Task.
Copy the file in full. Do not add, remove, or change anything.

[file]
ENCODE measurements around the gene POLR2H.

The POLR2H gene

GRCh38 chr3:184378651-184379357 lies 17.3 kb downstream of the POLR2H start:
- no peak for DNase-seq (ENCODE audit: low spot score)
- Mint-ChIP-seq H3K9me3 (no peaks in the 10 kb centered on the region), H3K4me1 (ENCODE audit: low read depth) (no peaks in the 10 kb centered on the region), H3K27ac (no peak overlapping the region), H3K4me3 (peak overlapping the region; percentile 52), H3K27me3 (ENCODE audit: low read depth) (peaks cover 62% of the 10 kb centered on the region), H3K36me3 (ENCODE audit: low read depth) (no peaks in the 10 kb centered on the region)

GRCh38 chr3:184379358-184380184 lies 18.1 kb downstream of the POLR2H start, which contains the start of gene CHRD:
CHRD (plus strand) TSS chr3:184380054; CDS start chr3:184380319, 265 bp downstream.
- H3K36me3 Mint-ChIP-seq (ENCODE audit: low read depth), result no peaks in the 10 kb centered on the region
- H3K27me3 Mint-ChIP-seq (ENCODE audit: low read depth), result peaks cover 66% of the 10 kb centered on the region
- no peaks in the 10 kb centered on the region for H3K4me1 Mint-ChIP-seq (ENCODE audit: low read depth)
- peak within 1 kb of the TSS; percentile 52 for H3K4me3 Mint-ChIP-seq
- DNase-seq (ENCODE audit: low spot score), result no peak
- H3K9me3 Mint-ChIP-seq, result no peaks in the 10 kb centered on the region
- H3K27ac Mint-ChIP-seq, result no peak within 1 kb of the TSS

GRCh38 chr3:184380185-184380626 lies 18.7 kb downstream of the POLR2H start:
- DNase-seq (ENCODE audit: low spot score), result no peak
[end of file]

ENCODE measurements around the gene POLR2H.

The POLR2H gene

GRCh38 chr3:184378651-184379357 lies 17.3 kb downstream of the POLR2H start:
- no peak for DNase-seq (ENCODE audit: low spot score)
- Mint-ChIP-seq H3K9me3 (no peaks in the 10 kb centered on the region), H3K4me1 (ENCODE audit: low read depth) (no peaks in the 10 kb centered on the region), H3K27ac (no peak overlapping the region), H3K4me3 (peak overlapping the region; percentile 52), H3K27me3 (ENCODE audit: low read depth) (peaks cover 62% of the 10 kb centered on the region), H3K36me3 (ENCODE audit: low read depth) (no peaks in the 10 kb centered on the region)

GRCh38 chr3:184379358-184380184 lies 18.1 kb downstream of the POLR2H start, which contains the start of gene CHRD:
CHRD (plus strand) TSS chr3:184380054; CDS start chr3:184380319, 265 bp downstream.
- H3K36me3 Mint-ChIP-seq (ENCODE audit: low read depth), result no peaks in the 10 kb centered on the region
- H3K27me3 Mint-ChIP-seq (ENCODE audit: low read depth), result peaks cover 66% of the 10 kb centered on the region
- no peaks in the 10 kb centered on the region for H3K4me1 Mint-ChIP-seq (ENCODE audit: low read depth)
- peak within 1 kb of the TSS; percentile 52 for H3K4me3 Mint-ChIP-seq
- DNase-seq (ENCODE audit: low spot score), result no peak
- H3K9me3 Mint-ChIP-seq, result no peaks in the 10 kb centered on the region
- H3K27ac Mint-ChIP-seq, result no peak within 1 kb of the TSS

GRCh38 chr3:184380185-184380626 lies 18.7 kb downstream of the POLR2H start:
- DNase-seq (ENCODE audit: low spot score), result no peak